top of page

September 21st 2020

Delma Sweeney

Today the Community & Vocation Committee speak to us about the “Ask Rotary” initiative.” We will also hold a short EGM.
Forthcoming Speakers and Events
Sept 28th Representative of the Scottish Government in Dublin: Scottish Office
Oct 05th “Bordeaux Vintage Wine and the Irish, Wild Geese:” Hechem Cherif.
Oct 12th “Glencree Reconciliation Centre” Barbara Walshe, Chair of the Board.
Oct 19th “75 anniversary of the United Nations” Lalini Veerassamy.
Oct 26th Public Holiday
Nov 16th “Prisoner Liaison Project:” Barry Owens of IASIO.
VP Alexander Kopf was in the chair last week as President Alan was speaking to the Belfast Club.
Brian George gave the “Thought for the Day.”

Rotary Rangers Walks
Sept 22nd Bray to Greystones
Sept 29th Lough Ouler, Military Road
Social distancing rules will apply. More details are available from PP Brian George.
Hon Sec Tony McCourt gave apologies from Patrick White; Kevin McAnallan; President Alan; Rana Al Damin; Tom O'Neill and David Booth.

At last week’s virtual meeting there were 22 attendees. Our one visitor was Eamonn Allen.

President’s Announcements
President Alan reported that the call put out on radio for Bikes4Africa had resulted in a number of people contacting our club with the offer of a bicycle. Research showed that while there are 10 collection sites in Ireland there are none in Dublin. Additionally, Loughlan House, where the bikes are refurbished, is at full capacity. Thank you, letters were sent, explaining this to the potential donators.
Last Week’s Speakers
Paul Loughlin introduced last week's speaker Michael Heney, author of “The Arms Crisis of 1970: The Plot that Never Was.” He told us that Michael began his career in the Irish Times. He then worked in radio and on television, mainly in current affairs and investigative journalism. Paul noted that Nicky Kelly, had his conviction for the Sallins’ train robbery overturned and received a Presidential pardon due to the research conducted by Michael.
Michael began his presentation by reminding us that it is 50 years since the Arms Crisis or, “How Jack Lynch got Away with It.” He believes that the Arms Crisis is one of the main events in Ireland in the 20th century. The crisis broke when the Taoiseach Jack Lynch, fired two of his Ministers, Charles Haughey and Neil Blaney. Charles Haughey, Captain James Kelly, John Kelly of the IRA and Belgian businessman Albert Luykx, were charged with, and subsequently acquitted of, importing arms and ammunition for the Defence Committees in the North in 1970. In the event the arms were not imported. The question arose in the public mind: Were they planning to rearm the IRA? Were they planning to get rid of Jack Lynch? What most believed was that Jack Lynch was betrayed by Haughey and that Lynch saved the country from an internal war. There are four myths about the Arms Crisis. These are:
Myth 1: A crisis arose because the Taoiseach uncovered a plot.
Myth 2: That there was an attempt to rearm the IRA and break partition.
Myth 3: Captain James Kelly was involved in the plot.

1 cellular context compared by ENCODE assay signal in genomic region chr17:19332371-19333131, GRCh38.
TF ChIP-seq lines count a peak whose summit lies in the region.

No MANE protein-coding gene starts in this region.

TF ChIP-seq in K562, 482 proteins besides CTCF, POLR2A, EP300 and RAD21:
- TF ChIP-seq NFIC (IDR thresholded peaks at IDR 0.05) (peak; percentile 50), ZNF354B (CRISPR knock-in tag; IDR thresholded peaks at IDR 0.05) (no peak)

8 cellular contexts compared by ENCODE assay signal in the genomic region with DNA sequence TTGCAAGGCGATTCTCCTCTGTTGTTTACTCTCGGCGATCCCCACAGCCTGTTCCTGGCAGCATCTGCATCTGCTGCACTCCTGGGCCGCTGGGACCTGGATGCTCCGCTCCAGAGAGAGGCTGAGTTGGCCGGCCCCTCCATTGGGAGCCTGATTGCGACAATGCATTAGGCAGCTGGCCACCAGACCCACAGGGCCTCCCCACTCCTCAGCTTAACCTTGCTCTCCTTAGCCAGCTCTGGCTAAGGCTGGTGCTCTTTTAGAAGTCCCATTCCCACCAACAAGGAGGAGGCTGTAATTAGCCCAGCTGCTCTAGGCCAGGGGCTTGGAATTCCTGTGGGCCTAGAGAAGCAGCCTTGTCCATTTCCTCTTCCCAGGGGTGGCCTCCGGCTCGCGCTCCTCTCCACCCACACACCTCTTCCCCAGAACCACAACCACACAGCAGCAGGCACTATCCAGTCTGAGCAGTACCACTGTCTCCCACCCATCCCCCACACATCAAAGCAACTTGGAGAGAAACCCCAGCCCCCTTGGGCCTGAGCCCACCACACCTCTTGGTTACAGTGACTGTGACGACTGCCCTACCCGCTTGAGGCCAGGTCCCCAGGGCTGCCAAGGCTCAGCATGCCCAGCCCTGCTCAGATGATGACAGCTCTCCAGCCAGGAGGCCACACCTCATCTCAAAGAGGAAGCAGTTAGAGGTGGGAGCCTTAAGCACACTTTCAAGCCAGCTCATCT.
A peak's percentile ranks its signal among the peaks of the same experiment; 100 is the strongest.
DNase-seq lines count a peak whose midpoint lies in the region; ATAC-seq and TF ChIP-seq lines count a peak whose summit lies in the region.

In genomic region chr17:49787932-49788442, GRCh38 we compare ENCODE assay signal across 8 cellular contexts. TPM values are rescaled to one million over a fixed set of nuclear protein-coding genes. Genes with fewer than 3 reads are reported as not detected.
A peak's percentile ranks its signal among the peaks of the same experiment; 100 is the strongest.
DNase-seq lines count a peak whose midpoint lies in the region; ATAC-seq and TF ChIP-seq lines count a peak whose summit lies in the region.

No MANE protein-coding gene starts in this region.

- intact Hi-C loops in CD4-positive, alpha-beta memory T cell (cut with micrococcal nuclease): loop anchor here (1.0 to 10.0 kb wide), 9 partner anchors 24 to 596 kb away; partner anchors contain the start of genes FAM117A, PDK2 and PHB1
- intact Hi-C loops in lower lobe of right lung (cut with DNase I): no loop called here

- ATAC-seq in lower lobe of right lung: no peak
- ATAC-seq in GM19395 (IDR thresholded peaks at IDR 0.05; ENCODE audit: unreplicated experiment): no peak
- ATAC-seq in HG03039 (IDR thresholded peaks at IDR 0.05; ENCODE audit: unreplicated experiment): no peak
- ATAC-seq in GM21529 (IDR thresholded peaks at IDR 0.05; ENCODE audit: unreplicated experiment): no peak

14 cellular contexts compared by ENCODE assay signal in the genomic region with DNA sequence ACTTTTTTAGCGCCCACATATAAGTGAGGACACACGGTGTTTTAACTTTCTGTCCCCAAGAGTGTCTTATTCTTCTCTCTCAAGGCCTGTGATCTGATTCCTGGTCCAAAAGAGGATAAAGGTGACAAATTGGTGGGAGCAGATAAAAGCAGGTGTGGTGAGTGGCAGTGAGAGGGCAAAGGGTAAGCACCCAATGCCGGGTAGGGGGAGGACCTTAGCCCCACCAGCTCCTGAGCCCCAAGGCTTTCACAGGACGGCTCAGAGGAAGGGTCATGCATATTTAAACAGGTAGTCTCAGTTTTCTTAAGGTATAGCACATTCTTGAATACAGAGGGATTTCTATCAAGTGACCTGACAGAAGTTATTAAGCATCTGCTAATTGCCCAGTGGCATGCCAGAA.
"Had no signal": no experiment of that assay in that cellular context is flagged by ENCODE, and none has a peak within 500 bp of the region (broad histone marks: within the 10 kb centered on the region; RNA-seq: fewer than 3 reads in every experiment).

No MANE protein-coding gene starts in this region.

Myth 4: The Arms Trial was justified and the result was wrong.
Michael told us that his book has had high praise in the media. All of his sources from the archives are referenced in the book.
He went on to tell a story at the time of the trial about Charles Haughey which illustrated his nature. To set a context for the story he reminded us that Haughey had a lot to lose from the trial. He was a sacked Minister of Government. His solicitor, Pat O’Connor and his team met for lunch in a conference room each day. The fare was ordinary. One day at their break, Haughey’s barrister, Niall McCarthy produced a white napkin and opened a quality lunch pack, including lobster, to the surprise of the team. Haughey said to him “I regret that our fare does not please you.” Some days later Haughey told the team to hurry down early to the conference room, but did not tell McCarthy. The team found a set table, white linen and cut glass, silver service and a smoked salmon display. There were chairs for everyone but not McCarthy. When he arrived Haughey said, “I thought that you would have your own fare.” Michael posits that this event illustrates Haughey’s strength of character, given that he was under such pressure at the time.
Michael told us that confusion arises relating to the Arms Crisis because of the sheer number of lies told by all the principal characters. His book draws the conclusion that Jack Lynch made 30/40 false statements, many to Dail Eireann. Gibbons and Haughey did not tell the truth. Nevertheless, deceptions are only part of the story. Lynch had a hidden agenda. He was prepared to support the Catholic Nationalists, with guns if necessary, but not to rearm the IRA and not to break partition. He was scared that there would be serious loss of life in this population if there was no intervention. At the end he had to have scapegoats, who were Charles Haughey, Captain James Kelly, and Colonel Michael Heffernan. The latter two were victims in the affair and both emerge with credit. His book shows that the trial should not have taken place. The truth should have been revealed in 2001 with the evidence of Colonel Heffernan but the state covered this up. Michael concludes that if Lynch had not acted his government would not have survived. Michael’s book belatedly reveals the facts. Fifty years on and we are still struggling to get the truth.
Frank Bannister gave the vote of thanks.

DUCK RACE: A Video (edited by Eamonn Allen) and photos of the Duck Race are now up on our website for all to see
BOOK CLUB: The next Book Club meeting is online at 17.00 on 7th October. “A Thousand Moons” by Sebastian Barry is this month’s choice by Mary O’Rafferty. Contact Delma Sweeney at if you wish to join the Club.

bottom of page